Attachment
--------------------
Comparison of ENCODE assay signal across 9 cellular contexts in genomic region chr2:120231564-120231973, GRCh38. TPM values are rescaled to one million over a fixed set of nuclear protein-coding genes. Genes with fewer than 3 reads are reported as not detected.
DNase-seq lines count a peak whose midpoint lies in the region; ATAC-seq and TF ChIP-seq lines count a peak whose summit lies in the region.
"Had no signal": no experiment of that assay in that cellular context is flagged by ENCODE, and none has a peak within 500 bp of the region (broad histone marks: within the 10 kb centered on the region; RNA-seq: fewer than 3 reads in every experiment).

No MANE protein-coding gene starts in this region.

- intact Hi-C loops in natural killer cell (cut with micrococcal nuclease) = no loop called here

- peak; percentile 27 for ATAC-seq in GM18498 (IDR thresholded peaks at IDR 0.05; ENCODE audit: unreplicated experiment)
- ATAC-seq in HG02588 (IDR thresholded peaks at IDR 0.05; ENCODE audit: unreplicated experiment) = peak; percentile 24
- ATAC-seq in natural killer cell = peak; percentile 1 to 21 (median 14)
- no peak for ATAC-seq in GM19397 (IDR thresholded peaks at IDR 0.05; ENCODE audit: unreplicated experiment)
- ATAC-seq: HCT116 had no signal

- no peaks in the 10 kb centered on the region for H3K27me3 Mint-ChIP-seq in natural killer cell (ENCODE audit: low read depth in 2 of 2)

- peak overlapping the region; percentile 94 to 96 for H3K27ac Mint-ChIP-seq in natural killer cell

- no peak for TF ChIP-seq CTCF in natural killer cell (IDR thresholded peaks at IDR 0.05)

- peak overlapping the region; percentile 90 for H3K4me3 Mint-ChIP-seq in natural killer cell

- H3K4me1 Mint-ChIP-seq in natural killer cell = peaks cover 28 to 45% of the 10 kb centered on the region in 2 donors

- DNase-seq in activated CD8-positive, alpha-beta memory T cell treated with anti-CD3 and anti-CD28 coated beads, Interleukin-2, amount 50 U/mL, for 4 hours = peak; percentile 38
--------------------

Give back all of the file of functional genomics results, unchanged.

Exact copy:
Comparison of ENCODE assay signal across 9 cellular contexts in genomic region chr2:120231564-120231973, GRCh38. TPM values are rescaled to one million over a fixed set of nuclear protein-coding genes. Genes with fewer than 3 reads are reported as not detected.
DNase-seq lines count a peak whose midpoint lies in the region; ATAC-seq and TF ChIP-seq lines count a peak whose summit lies in the region.
"Had no signal": no experiment of that assay in that cellular context is flagged by ENCODE, and none has a peak within 500 bp of the region (broad histone marks: within the 10 kb centered on the region; RNA-seq: fewer than 3 reads in every experiment).

No MANE protein-coding gene starts in this region.

- intact Hi-C loops in natural killer cell (cut with micrococcal nuclease) = no loop called here

- peak; percentile 27 for ATAC-seq in GM18498 (IDR thresholded peaks at IDR 0.05; ENCODE audit: unreplicated experiment)
- ATAC-seq in HG02588 (IDR thresholded peaks at IDR 0.05; ENCODE audit: unreplicated experiment) = peak; percentile 24
- ATAC-seq in natural killer cell = peak; percentile 1 to 21 (median 14)
- no peak for ATAC-seq in GM19397 (IDR thresholded peaks at IDR 0.05; ENCODE audit: unreplicated experiment)
- ATAC-seq: HCT116 had no signal

- no peaks in the 10 kb centered on the region for H3K27me3 Mint-ChIP-seq in natural killer cell (ENCODE audit: low read depth in 2 of 2)

- peak overlapping the region; percentile 94 to 96 for H3K27ac Mint-ChIP-seq in natural killer cell

- no peak for TF ChIP-seq CTCF in natural killer cell (IDR thresholded peaks at IDR 0.05)

- peak overlapping the region; percentile 90 for H3K4me3 Mint-ChIP-seq in natural killer cell

- H3K4me1 Mint-ChIP-seq in natural killer cell = peaks cover 28 to 45% of the 10 kb centered on the region in 2 donors

- DNase-seq in activated CD8-positive, alpha-beta memory T cell treated with anti-CD3 and anti-CD28 coated beads, Interleukin-2, amount 50 U/mL, for 4 hours = peak; percentile 38